The answer, again, is no.

Regardless of the fact that the Duke and Duchess of Cambridge are beloved across the 16 nations that fall under the British reign, legally the order of succession begins with Prince Charles.

"It's not like the Queen is bequeathing a piece of furniture. It doesn't work that way," Berthelsen said. "The law is completely based on Charles, the Prince of Wales being the heir. And any change would require the approval of Parliament, not just in Britain, but in all 16 countries simultaneously."

Estelle Bouthillier, an archivist at Concordia University specializing in European monarchies, says that while people believe that William would do a better job, because he is seen as more relatable, Prince Charles shouldn't be counted out just yet. He may surprise us.

"I think that when the time comes, when Charles gets to the throne, a lot of people will say 'why is it not William? He is younger and he can reach the younger people'," said Bouthillier. "But I think Charles, even if he is 65, has a pretty modern ideology on a lot of subjects."

The world's obsession with the Duke and Duchess of Cambridge has intensified after the royal wedding and the birth of Prince George, and with it comes the assumption that William would make a great king.

But Bouthillier points out that this type of obsession and desire for the younger generation to take over the monarchy is not new. Before there was Will and Kate, there was, in effect, Prince Charles.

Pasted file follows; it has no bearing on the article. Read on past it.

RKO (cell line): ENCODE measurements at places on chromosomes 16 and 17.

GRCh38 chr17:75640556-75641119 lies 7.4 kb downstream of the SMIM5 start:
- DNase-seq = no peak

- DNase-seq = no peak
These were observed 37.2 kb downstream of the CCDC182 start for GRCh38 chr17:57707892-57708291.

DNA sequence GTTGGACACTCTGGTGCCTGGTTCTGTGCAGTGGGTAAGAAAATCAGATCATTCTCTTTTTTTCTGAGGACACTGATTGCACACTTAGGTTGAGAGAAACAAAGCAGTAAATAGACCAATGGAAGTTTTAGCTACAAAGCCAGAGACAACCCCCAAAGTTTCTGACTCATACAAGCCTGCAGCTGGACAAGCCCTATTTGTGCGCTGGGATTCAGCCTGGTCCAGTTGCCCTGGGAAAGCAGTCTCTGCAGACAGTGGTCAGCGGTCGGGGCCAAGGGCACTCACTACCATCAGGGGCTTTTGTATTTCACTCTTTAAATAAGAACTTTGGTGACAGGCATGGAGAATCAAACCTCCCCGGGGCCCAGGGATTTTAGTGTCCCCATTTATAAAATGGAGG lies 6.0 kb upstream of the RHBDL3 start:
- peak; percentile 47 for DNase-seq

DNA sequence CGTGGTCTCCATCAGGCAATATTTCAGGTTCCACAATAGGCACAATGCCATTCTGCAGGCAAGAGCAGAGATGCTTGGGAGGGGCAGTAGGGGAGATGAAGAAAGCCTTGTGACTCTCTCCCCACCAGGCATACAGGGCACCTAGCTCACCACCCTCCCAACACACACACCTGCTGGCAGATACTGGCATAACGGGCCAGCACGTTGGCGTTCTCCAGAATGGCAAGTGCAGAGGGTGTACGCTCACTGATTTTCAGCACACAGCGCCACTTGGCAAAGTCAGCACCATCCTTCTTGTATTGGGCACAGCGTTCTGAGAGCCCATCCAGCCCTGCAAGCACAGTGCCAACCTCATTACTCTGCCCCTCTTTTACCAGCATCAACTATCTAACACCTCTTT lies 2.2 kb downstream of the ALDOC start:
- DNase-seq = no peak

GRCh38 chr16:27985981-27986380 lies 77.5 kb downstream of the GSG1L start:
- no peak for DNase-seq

"I remember when Prince Charles was in his 20s. Everywhere he went people were looking for him and trying to touch him. Now they are doing that to his son."

She added: "The next generation will be with Prince George."

The important thing is not to confuse a fad with the capability to rule. Prince Charles has been groomed to be king for decades now, and has the skills to do it well.

"The strongest part of the monarchy is that you have the lifetime of your predecessor to prepare for the job," said Horrobin.

Over the last few years, the Queen has delegated Charles a number of duties in order to lighten her schedule. He has travelled on behalf of the Queen, awarded knighthoods, and attended receptions in preparation of his own coronation.

Not to mention that William would not have any interest in leap frogging over his father to become king. He just began a family and is likely not looking to take on the official responsibility of head of state anytime soon.

In theory, what would happen if Queen Elizabeth abdicated the throne?

Because Queen Elizabeth is the head of state of 16 commonwealth countries, including Canada, it will be difficult to legally abdicate the throne.

"The assumption of our constitution, and the constitution of the United Kingdom, which is an unwritten constitution, the assumption is that they continue to their death," said Berthelsen.

In 1936, King Edward VIII abdicated the throne, and it caused a big constitutional crisis for the British Empire. It required Canada, as well as all of Australia and New Zealand, to adopt new legislation in order to make it official.

"Since 1936, we now have a constitution in Canada. There are a lot of complicated factors," added Berthelsen. "I think the Queen is also sensitive to that. It's not something that can be done overnight."

Berthelsen says that these abdications are normal, and the only reason why people are questioning Queen Elizabeth's status is because all of the monarchies abdicated within the last year. If the Queens and Kings of Europe had waited a few years between retirements, then it wouldn't be such a public issue.